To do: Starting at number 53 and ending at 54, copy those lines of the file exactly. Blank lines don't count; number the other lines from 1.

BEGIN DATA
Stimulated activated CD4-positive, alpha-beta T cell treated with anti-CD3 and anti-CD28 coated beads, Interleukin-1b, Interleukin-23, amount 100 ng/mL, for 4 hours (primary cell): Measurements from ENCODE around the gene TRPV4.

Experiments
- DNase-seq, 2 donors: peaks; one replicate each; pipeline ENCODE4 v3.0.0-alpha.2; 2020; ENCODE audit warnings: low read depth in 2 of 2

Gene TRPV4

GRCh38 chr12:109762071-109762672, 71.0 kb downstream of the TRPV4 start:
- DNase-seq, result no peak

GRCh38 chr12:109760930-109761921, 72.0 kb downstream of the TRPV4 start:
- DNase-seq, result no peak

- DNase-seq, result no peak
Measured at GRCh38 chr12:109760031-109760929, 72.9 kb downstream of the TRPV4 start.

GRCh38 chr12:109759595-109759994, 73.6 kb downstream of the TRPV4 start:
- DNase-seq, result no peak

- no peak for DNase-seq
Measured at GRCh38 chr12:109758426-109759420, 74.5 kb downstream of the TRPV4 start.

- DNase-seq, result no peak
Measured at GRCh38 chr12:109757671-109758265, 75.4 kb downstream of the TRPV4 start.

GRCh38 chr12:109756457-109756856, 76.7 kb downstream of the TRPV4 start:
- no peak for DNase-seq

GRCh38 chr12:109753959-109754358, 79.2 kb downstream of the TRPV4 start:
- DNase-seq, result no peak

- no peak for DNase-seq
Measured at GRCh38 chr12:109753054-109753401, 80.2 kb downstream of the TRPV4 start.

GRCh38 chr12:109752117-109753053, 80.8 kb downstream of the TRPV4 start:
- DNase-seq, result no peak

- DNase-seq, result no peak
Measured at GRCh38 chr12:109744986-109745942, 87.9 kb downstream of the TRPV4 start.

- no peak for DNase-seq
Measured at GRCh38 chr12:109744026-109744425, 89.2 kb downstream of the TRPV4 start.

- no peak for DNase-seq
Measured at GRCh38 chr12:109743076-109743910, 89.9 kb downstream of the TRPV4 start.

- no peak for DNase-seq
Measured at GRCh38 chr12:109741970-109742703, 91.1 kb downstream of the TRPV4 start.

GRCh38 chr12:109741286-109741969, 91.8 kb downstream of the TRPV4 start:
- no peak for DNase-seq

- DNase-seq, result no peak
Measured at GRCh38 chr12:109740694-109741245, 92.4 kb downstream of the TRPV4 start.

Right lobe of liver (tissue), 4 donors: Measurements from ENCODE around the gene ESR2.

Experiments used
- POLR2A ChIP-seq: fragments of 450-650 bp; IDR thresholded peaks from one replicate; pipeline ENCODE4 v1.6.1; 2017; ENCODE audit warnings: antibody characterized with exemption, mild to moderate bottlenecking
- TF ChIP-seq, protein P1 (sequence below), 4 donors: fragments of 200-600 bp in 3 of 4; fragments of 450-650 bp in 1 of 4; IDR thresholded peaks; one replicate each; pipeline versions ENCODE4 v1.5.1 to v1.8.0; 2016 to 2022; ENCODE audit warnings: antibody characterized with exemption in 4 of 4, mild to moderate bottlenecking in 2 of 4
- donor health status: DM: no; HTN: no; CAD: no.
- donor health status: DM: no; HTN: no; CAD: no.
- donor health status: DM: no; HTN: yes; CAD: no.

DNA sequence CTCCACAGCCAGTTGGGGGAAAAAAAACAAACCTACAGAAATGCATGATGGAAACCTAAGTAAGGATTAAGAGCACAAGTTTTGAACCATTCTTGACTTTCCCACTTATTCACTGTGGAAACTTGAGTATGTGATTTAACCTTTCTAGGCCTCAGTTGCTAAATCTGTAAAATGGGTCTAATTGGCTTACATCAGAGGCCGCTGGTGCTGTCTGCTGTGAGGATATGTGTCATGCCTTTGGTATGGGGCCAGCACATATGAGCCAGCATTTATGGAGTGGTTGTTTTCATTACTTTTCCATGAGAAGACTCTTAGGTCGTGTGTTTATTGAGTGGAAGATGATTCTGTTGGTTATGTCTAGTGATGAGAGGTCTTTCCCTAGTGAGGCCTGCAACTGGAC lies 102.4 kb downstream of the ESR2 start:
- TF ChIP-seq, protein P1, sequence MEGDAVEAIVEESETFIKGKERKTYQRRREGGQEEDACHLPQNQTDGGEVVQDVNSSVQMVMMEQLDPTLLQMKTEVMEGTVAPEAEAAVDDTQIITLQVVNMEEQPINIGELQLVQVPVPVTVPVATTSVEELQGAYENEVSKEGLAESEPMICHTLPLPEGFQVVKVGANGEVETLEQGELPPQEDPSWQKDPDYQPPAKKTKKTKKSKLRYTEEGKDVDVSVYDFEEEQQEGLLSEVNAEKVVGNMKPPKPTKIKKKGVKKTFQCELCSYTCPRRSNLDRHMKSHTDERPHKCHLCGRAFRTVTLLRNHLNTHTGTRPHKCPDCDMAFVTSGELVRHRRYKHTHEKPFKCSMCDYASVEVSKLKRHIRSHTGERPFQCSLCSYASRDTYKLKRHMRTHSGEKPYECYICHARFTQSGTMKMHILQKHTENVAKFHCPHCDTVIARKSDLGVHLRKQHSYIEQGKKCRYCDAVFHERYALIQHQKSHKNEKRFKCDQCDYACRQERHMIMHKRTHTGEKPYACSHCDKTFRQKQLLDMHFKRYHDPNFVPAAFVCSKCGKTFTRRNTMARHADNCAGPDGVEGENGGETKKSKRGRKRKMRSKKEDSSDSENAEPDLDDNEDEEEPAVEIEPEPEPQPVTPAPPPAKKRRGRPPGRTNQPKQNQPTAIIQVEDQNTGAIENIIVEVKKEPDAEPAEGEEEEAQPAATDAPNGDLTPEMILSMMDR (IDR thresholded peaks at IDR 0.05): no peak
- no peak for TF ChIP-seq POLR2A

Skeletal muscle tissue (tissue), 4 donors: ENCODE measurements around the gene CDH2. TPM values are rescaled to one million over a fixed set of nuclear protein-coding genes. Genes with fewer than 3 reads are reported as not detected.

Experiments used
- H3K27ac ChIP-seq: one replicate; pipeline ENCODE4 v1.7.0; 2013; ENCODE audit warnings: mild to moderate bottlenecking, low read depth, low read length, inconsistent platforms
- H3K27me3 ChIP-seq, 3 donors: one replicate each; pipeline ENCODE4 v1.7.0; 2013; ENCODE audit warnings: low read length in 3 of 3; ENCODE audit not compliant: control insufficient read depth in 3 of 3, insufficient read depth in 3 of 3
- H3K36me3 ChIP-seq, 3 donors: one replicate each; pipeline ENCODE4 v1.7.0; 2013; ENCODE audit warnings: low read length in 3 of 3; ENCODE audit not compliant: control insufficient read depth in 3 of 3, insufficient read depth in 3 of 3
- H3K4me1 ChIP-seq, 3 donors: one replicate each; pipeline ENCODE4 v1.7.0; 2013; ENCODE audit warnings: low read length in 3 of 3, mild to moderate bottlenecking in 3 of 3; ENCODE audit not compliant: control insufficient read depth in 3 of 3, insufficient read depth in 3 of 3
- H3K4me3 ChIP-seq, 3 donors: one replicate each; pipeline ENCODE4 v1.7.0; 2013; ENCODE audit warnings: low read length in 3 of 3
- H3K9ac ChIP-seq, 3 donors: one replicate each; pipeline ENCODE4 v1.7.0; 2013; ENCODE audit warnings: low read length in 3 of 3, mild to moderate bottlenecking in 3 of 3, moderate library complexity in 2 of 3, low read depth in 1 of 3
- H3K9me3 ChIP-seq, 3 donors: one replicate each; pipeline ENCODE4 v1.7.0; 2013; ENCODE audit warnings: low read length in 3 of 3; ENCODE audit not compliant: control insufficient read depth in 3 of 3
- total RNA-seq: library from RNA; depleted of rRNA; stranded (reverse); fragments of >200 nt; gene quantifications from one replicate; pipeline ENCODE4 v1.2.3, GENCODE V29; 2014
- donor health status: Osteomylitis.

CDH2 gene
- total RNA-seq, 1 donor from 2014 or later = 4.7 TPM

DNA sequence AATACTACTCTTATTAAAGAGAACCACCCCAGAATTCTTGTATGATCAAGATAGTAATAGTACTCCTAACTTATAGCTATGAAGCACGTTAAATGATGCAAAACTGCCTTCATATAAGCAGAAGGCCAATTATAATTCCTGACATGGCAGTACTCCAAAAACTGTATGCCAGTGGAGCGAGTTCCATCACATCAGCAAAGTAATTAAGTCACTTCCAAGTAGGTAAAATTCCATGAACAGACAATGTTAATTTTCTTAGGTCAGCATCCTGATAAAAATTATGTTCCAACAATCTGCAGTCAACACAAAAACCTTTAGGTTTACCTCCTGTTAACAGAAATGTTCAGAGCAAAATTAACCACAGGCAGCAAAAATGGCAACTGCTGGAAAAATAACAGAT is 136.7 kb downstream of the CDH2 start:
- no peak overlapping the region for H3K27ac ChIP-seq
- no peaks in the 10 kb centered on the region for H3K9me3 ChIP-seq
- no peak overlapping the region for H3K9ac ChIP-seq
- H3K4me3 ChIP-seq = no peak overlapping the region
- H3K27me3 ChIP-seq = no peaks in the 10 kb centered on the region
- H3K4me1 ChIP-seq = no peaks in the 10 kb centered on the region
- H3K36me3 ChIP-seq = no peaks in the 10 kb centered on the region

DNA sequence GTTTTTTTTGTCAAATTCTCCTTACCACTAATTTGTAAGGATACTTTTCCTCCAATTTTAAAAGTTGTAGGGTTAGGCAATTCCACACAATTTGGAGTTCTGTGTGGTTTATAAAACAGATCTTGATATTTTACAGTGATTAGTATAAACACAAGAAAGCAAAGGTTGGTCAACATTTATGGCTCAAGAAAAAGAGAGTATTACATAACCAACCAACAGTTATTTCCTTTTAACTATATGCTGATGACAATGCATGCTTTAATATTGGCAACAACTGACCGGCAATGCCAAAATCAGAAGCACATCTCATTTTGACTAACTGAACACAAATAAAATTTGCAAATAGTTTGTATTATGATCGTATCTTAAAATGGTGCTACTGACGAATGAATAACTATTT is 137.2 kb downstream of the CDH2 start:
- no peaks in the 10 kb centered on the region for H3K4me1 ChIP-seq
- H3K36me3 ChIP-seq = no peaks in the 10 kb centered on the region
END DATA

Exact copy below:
- H3K4me3 ChIP-seq, 3 donors: one replicate each; pipeline ENCODE4 v1.7.0; 2013; ENCODE audit warnings: low read length in 3 of 3
- H3K9ac ChIP-seq, 3 donors: one replicate each; pipeline ENCODE4 v1.7.0; 2013; ENCODE audit warnings: low read length in 3 of 3, mild to moderate bottlenecking in 3 of 3, moderate library complexity in 2 of 3, low read depth in 1 of 3